Drowning Prevention: Information for Parents
Drowning refers to death that occurs in this way. When a child is rescued before death, the episode is called a nonfatal drowning.
What You Should Do in a Drowning Emergency:
- Get your child out of the water immediately, then check to see if she is breathing on her own. If she is not, begin CPR immediately.
- If someone else is present, send him or her to call for emergency medical help, but don’t spend precious moments looking for someone, and don’t waste time trying to drain water from your child’s lungs.
- Concentrate instead on giving her rescue breathing and CPR until she is breathing on her own. Vomiting of swallowed water is very likely during CPR.
- Only when the child’s breathing has resumed should you stop and seek emergency help. Call 911. Once the paramedics arrive, they will administer oxygen and continue CPR if necessary.
Medical Exam Needed for Any Child Close to Drowning
Any child who has come close to drowning should be given a complete medical examination, even if she seems all right. If she stopped breathing, inhaled water, or lost consciousness, she should remain under medical observation for at least twenty-four hours to be sure there is no damage to her respiratory or nervous system.
Child Recovery from a Nonfatal Downing
A child’s recovery from a nonfatal drowning depends on how long she was deprived of oxygen. If she was underwater only briefly, she is likely to recover completely. Longer periods without oxygen can cause damage to the lungs, heart, or brain. A child who doesn’t respond quickly to CPR may have more serious problems, but it’s important to keep trying, because sustained CPR has revived children who have appeared lifeless or who have been immersed in very cold water for lengthy periods.
Drowning Prevention: Know the Warning Signs
These signs may signal that a child or adult is in danger of drowning:
- Head low in the water, mouth at water level
- Head tilted back with mouth open
- Eyes glassy and empty, unable to focus
- Eyes closed
- Hair over forehead or eyes
- Not using legs — vertical
- Hyperventilating or gasping
- Trying to swim in a particular direction but not making headway
- Trying to roll over on the back
- Appear to be climbing an invisible ladder
For newborn infants and children through four years of age, parents and caregivers should never—even for a moment—leave children alone or in the care of another child, while in or near bathtubs, pools, spas, or wading pools, or near irrigation ditches or other open bodies of water. With children of this age, practice “touch supervision”; that means that a supervising adult should be within an arm’s length of the child with full attention focused on the child at all times when she is in or near water. The supervising adult should not be engaged in distracting activities, such as talking on a telephone, socializing, or tending to household chores.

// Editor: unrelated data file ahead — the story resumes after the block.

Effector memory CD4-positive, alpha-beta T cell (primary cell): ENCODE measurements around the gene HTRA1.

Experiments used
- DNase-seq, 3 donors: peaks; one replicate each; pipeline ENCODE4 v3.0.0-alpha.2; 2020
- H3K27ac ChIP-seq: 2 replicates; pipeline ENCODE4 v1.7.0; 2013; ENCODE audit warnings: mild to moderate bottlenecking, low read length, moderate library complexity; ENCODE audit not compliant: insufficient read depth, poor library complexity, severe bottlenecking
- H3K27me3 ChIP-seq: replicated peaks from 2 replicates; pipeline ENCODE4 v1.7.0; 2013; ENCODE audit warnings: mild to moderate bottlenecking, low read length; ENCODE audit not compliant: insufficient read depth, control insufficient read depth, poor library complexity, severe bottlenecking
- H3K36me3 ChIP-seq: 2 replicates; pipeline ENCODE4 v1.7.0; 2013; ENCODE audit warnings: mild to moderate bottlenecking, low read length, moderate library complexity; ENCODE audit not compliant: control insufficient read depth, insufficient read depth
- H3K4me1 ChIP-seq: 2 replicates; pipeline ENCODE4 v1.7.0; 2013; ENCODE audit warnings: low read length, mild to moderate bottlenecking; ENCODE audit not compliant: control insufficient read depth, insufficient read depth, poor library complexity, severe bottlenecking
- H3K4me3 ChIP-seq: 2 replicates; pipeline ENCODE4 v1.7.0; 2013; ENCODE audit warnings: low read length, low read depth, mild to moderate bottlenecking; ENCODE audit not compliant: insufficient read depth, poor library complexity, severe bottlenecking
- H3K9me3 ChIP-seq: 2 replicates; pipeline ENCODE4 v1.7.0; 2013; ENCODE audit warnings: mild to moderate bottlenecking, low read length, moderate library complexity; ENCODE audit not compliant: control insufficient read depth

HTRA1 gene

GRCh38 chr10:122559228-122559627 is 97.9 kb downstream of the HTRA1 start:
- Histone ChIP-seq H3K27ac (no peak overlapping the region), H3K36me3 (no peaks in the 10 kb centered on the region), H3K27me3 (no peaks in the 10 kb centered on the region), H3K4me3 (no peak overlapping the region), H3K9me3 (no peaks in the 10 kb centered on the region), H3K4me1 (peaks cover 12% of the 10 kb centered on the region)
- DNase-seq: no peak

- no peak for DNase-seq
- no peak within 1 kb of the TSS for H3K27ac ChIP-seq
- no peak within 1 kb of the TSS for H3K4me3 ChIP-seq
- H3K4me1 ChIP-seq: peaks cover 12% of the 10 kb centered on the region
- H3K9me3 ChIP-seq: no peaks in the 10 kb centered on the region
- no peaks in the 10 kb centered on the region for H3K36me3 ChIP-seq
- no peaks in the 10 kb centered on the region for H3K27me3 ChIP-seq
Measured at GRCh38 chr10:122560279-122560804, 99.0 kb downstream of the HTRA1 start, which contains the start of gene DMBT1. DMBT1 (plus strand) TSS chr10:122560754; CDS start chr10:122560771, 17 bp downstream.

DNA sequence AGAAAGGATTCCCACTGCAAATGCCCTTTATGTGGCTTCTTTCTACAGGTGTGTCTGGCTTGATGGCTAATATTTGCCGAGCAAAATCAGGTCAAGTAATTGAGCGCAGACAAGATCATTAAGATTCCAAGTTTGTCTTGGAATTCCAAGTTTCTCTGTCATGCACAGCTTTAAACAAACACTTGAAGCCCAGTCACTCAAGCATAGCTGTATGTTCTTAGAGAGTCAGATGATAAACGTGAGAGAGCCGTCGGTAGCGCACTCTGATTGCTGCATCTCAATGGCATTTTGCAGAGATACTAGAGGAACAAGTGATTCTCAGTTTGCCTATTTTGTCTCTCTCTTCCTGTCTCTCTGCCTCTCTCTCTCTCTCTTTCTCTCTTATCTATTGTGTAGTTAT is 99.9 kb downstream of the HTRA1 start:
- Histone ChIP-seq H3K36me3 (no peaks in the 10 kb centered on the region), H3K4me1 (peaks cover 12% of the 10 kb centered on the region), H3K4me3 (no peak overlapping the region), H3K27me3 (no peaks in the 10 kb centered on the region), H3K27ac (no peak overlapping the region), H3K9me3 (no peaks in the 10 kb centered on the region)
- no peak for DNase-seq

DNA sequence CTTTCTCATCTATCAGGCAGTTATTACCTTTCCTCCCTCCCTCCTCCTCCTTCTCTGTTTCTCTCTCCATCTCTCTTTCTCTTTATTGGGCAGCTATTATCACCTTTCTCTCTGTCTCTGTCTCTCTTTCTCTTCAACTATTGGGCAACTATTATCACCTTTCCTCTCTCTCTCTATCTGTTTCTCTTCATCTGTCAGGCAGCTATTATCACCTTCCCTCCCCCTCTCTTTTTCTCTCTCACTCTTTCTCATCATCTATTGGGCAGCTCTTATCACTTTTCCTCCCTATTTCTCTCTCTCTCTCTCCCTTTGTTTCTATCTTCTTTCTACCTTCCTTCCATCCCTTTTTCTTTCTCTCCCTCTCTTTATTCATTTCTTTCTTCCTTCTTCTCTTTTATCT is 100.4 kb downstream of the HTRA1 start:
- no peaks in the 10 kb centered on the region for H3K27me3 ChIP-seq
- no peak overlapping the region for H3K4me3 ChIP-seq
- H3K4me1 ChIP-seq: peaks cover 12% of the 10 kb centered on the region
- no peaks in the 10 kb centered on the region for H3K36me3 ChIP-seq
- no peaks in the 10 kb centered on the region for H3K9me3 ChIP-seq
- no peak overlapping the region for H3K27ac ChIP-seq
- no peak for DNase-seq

Home Swimming Pool Safety
Home swimming pools should be surrounded by a fence that prevents a child from getting to the pool from the house. There is no substitute for at least a four-foot-high, nonclimbable, four-sided fence with a self-closing, self-latching gate. Parents, caregivers, and pool owners should learn CPR and keep a telephone and equipment approved by the US Coast Guard (life preservers, life jackets, shepherd’s crook) at poolside.
Swimming Safety for Children with Special Needs
Toddlers, youngsters with an intellectual disability, and children with seizure disorders are particularly vulnerable to drowning, but all youngsters are in danger if unsupervised in or near water. Even a child who knows how to swim may drown a few feet from safety. Remember, children should be supervised at all times. Swimming lessons should not be considered as a way to “drown-proof” your child.
Additional Information from HealthyChildren.org:
- Last Updated
Caring for Your Baby and Young Child: Birth to Age 5, 6th Edition (Copyright © 2015 American Academy of Pediatrics)